Molly Fisk: 10 years, 342 KVMR news essays later
Ten years ago this week, poet/teacher Molly Fisk began writing and recording a weekly essay for KVMR 89.5 FM’s Evening News.
In fact, she’s done it so often now that it’s become part of her weekly lifestyle.
“A regular writing gig every week was a huge shift for me,” she explains. “I’m so glad I know how to do it now because it’s given me the patience and discipline to produce things, even sometimes poems, right away when I need to.”
Fisk’s humorous, evocative slice-of-life commentaries can be anything from her bowling exploits (“Gutter Girl”) and alphabet song memories to 21st century women’s groups and life in cardiac rehab (“Where The Boys Are”) after a “heart event.” They run at 6:25 p.m. Thursdays (89.5 FM, kvmr.org) and are also available via podcast at the Nevada City radio station’s website, kvmr.org.
“My weekly routine with the essays is to think in a random and distracted manner from Monday through Wednesday,” Molly confides. “Then Thursday morning I sit at my favorite coffee shop and sometimes just start writing, or sometimes ask people there what I should write about.”
She’ll finish it up about 11:30 a.m. and gets recorded by News Director Paul Emery at 1:30 p.m.
The routine has become so regular that Fisk rarely gets them done any sooner.
“I’ve tried to write them earlier in the week, just to not have that pressure, but they aren’t as easy to produce nor as good, I don’t think,” she wryly adds. “There’s a sweet spot between calm, steady functionality and abject panic, and it happens around 8:30 on Thursday mornings.”
The result has been 342 of them, some collected in a pair of books with the unlikely names of “Blow-Drying A Chicken” and “Using Your Turn Signal Promotes World Peace,” with a third volume in the works. They’re available at local bookstores as well as online via Amazon and Powell’s websites.
“One thing local people like is knowing exactly what I’m talking about,” Molly says with a smile, “whether it’s how swollen the river is after a big winter rain or the fact that sea salt has infiltrated the dessert menu of every restaurant in town.”
“Having any part of your life documented like that (via the essays), something you know privately in an ordinary way suddenly mentioned on the radio, makes people feel good. Validated and connected. I didn’t start out thinking that what I was doing might help build and strengthen community, but I think in a funny way it has.”
While she admits she’s “pretty much” said all there is to say about her fascination with Christmas lights, Fisk points out there are always new trends like the farm-to-table movement.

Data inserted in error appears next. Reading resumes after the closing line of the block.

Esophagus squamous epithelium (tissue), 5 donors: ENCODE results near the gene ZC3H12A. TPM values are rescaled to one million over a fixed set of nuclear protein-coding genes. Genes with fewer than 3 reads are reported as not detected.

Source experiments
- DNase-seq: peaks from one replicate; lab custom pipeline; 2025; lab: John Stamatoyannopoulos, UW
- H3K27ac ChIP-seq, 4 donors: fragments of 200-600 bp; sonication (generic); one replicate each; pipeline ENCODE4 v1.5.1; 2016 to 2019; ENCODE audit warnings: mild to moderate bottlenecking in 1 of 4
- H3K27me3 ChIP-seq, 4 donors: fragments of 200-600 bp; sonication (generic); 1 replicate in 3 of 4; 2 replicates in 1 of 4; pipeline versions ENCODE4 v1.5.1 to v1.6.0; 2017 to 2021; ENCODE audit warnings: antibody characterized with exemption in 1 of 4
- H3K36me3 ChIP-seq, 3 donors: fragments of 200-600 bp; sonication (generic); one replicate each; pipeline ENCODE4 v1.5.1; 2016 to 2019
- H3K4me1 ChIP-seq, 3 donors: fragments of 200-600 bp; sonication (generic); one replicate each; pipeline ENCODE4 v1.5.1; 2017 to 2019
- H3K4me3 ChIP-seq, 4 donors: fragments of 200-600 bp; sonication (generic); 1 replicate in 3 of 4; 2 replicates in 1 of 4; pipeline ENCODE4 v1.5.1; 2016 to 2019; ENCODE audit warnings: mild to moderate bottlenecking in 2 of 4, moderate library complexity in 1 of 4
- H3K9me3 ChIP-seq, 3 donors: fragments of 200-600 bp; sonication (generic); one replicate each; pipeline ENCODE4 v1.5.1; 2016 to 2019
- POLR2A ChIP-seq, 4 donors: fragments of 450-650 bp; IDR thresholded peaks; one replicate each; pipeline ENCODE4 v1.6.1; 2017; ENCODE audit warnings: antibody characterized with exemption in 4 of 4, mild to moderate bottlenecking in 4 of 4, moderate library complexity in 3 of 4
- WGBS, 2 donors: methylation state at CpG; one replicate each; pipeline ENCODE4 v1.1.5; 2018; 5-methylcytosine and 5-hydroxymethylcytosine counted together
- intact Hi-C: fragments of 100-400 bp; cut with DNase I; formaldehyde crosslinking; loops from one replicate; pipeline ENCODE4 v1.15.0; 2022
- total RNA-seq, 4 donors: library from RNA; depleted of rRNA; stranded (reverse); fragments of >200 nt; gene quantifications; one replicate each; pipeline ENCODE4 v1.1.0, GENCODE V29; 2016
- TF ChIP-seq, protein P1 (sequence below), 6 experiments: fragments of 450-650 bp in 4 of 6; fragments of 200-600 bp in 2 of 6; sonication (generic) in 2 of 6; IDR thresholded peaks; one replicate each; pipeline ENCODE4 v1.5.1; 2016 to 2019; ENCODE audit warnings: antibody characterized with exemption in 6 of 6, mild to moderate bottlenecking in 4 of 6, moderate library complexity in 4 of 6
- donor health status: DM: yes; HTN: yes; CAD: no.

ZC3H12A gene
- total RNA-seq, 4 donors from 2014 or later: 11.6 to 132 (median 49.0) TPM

“It’s given me things to say about both sustainable living and the guilt involved when you let your CSA vegetables rot in the ice box and have to sneak them out to the compost at night so nobody knows you’re a terrible person.”
Her personal favorite essays are “Botox” because “it makes people laugh so hard when I liken (rock music star) Neil Young’s neck to a 200-year-old elephant scrotum.” The other one was poignant when she witnessed “Utah Phillips’ body being taken out of his house, carried by his children, and loaded into the mortuary van.”
And what’s essay number 343 going to be like?
“Since it isn’t Thursday quite yet, I can’t be entirely sure, but I think something about devotion would be good,” she predicts.
“You know, how doing something over and over both requires and turns into a kind of love, even on those days you don’t feel like doing it. And how the regularity of the deadlines, of the commitment you’ve made, carries you through all the ups and downs.”
Whew. It was only Monday when she said that. Plenty of time to get it done, or is there?
Saturday tops drive
KVMR’s week-long fall membership drive brought in nearly $55,000 from over 450 donors, including 51 new members.
Top day of the drive was the Nevada City radio station’s Saturday, where nearly $17,000 was raised in the biggest Saturday haul in five years, according to station officials.
On The Air is a weekly irreverent look at Nevada City’s volunteer-driven community radio station at 89.5 FM and streaming at kvmr.org. Complete KVMR schedule available at the station’s website, http://www.kvmr.org The station now features an easy-to-use archive of all music shows for two weeks and talk shows for two months at archive.kvmr.org
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